Following the incidents of racial tension that unfolded at the University of Missouri, which lead to protests and the resignation of the school’s president and vice-chancellor, student activists from more universities have drawn inspiration and begun addressing discrimination. They’ve created the hashtag: #blackoncampus, which has rapidly begun trending on Twitter. The hashtag has garnered almost thirty-thousand tweets by early Wednesday evening.
Ithaca college students in upstate New York held a solidarity walkout demanding the resignation of President Tom Rochon. The students are fighting against covert and overt racism in all places of education.
Many students filled the Ithaca quad and gathered around the Free Speech Rock on campus as student leaders led call-and-response chants. Most popular was the South African rallying cry, “Amandla! Awethu!” In Zulu, it means “power is ours.” The walkout was organized by the student organization, People of Color at Ithaca, which stated on Facebook that they were taking a stand for all the injustices students of color on their campus and campuses across the country.
The students claimed there were numerous racially-charged incidents that the campus leadership did not acknowledge properly. This included an incident where a prominent alumnus made racially insensitive remarks about another alumna at a public event last month. Many students were upset that the issue was not addressed or rectified.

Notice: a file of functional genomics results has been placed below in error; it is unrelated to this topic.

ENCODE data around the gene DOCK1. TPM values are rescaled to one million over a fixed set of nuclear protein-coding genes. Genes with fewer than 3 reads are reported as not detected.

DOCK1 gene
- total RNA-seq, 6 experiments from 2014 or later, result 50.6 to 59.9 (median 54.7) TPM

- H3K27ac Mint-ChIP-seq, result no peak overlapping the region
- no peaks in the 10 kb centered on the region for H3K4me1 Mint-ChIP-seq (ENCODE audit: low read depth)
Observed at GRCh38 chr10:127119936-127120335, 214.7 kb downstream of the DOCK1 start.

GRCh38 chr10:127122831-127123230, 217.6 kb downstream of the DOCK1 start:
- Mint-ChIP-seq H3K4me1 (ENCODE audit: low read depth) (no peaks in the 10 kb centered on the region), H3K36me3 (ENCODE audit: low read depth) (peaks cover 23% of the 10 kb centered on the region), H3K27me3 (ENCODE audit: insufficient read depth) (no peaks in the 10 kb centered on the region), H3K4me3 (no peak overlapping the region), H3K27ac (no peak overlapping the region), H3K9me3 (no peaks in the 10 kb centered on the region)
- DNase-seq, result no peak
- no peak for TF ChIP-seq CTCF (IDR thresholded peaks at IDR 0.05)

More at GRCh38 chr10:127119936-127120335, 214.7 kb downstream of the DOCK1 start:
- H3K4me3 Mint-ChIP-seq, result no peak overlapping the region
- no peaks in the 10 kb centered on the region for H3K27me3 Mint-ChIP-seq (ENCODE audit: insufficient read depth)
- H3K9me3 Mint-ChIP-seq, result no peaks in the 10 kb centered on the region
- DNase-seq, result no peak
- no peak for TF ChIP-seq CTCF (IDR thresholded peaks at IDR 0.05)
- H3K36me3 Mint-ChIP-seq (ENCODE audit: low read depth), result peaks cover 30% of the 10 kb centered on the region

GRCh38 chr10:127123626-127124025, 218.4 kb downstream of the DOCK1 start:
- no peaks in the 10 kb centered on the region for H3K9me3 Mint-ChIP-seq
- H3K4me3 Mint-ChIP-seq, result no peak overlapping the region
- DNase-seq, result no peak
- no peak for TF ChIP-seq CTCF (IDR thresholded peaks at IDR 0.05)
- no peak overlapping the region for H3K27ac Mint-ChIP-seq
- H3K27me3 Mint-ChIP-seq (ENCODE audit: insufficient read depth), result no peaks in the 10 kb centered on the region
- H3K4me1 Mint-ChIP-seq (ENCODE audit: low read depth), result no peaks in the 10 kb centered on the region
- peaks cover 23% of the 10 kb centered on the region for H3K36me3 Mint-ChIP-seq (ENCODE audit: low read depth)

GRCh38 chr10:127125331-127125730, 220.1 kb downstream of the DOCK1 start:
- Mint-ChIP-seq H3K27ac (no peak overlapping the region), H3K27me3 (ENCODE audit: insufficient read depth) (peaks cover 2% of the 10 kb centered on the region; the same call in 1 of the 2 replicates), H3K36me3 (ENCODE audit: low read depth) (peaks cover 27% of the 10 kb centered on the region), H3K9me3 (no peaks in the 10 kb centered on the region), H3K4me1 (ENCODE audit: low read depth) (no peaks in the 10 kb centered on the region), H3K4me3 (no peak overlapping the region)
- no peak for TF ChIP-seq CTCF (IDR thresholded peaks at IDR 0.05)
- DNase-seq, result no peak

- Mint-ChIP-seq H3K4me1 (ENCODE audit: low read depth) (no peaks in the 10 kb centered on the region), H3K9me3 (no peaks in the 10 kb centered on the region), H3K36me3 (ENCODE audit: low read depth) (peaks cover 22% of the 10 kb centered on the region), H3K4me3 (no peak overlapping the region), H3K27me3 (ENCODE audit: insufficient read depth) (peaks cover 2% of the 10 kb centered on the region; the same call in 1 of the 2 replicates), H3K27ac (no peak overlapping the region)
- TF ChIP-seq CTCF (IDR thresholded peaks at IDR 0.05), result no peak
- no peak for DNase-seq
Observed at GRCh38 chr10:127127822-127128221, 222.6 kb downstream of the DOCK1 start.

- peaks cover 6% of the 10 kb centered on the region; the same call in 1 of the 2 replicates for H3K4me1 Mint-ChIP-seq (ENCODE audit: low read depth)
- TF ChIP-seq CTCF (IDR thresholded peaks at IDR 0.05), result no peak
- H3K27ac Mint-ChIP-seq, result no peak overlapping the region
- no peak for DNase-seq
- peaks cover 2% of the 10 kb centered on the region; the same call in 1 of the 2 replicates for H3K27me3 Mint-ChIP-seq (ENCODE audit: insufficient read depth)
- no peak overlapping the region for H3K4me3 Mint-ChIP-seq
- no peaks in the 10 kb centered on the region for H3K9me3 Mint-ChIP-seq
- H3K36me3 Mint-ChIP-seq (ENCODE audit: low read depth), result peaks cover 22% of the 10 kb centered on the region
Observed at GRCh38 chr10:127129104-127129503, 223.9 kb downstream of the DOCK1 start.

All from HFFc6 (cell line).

Students started calling for a vote of “no confidence” in Rochon after the president issued a statement saying that the college could not prevent the use of hurtful language, and it could not promise never to host another speaker that might say something intimidating. His remarks were not well received. The student’s body president, Dominic Recckio indicated on Tuesday that the future of the college is in Rochon’s hands, and he was letting it slip away. Dominick explained students felt pushed to the margins every day on campus.
However, President Rochon said he would kick-start a search for a chief diversity officer to improve the racial climate on the campus and build a culture that lives up to its values of justice, mutual respect, and civility. He commented that the current associate provost for diversity, inclusion and engagement, Roger Richardson would serve as the chief diversity officer in the interim.
On Monday, thousands of students, faculty and staff members from Yale University took to the streets in a march of resistance. Tensions escalated after one administrator sent an email to students warning them about wearing provocative or offensive Halloween costumes. With an opposing view, another Yale professor asked if there was no more room for a child to be a bit obnoxious, inappropriate or offensive. All of these demonstrations have brought racial crises ongoing in campus colleges across the country to the foreground.